HARASSMENTOn September 30, 2018, Governor Jerry Brown signed into law S.B. 1343, which now requires that employers with 5 or more employees in California provide 1 hour of sexual harassment and abusive conduct training to non-managerial employees, and 2 hours for managerial employees once every two years. Managerial employees must receive training within 6 months of hire or promotion. New hires must receive training within 6 months of hire.

BY WHAT DATE MUST EMPLOYEES BE TRAINED?

calendarOriginally, all managerial and non-managerial employees must have received training by January 1, 2020. However, Governor Gavin Newsom extended this deadline in September 2019 with SB 778 to January 1, 2021.  Training must then be completed every two years thereafter.  New hires and Supervisors must be trained within 6 months of hire, or promotion to supervisor.

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New Year, New Company Policies

business partnersAs companies grow and evolve over time, it soon becomes clear that they will outgrow their employee and operations policies–that is, if they even had any in the first place!  The best time for a CEO, COO, CFO, and Human Resources Department is to reassess these policies is at the end of the year, and to roll out new policies at the start of a new year.  Every January, there are changes that will take place anyway (such as updated IRS mileage reimbursement rates and local minimum wage rates), so it’s a good time to include policy updates when you provide this information to employees all at once.  There are numerous policies you can begin revising now to issue to your staff in January. Read further to begin your end of year action plan:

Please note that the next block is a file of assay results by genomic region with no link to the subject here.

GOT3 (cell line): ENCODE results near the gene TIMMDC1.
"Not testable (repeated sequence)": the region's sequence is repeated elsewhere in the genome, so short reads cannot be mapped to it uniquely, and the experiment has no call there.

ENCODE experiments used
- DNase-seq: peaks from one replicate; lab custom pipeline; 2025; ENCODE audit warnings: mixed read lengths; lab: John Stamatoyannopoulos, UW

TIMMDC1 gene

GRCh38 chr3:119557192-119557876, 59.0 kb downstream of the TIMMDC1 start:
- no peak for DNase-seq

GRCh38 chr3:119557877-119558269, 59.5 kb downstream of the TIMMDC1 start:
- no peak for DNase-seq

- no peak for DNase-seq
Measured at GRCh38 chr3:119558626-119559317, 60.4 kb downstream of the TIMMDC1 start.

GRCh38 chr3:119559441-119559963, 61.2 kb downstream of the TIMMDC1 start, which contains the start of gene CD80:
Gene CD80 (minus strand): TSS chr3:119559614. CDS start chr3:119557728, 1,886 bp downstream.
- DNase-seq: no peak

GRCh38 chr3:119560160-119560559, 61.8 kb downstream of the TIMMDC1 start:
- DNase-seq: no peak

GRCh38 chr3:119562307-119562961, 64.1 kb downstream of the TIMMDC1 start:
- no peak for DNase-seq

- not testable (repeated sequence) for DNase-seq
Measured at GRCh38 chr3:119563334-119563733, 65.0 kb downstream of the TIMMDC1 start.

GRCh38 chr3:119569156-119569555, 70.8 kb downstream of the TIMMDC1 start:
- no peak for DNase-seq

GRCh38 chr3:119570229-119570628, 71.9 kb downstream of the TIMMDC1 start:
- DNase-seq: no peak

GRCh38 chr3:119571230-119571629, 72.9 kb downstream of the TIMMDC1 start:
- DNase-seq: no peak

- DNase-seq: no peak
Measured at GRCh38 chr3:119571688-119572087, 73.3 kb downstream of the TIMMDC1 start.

1. Employee Handbook

EmployeeHandbook_Pop_6467.jpgThe first item that should be addressed is the company Employee Handbook. If your company does not have one, or has not updated an existing one in more than a year, it’s time to speak with an attorney about creating or updating your Handbook.  In fact, for companies that have more than 5 employees, a Handbook is a no-brainer because it will have clauses in it that you are required to provide to employees (for example, Pregnancy Disability Leave is available for employees at companies with 5 or more employees, and the Employee Handbook is the best place to provide this information to employees).  Besides using the Handbook as the opportunity to explain all of the California mandatory leave-laws, paid sick leave time, and cell phone reimbursement policy, you can use this as a forum to explain the company’s social media, use of technology, dress code, tardiness, absentee, and drug/alcohol use policies. You can also outline which behaviors will result in discipline or termination. Continue reading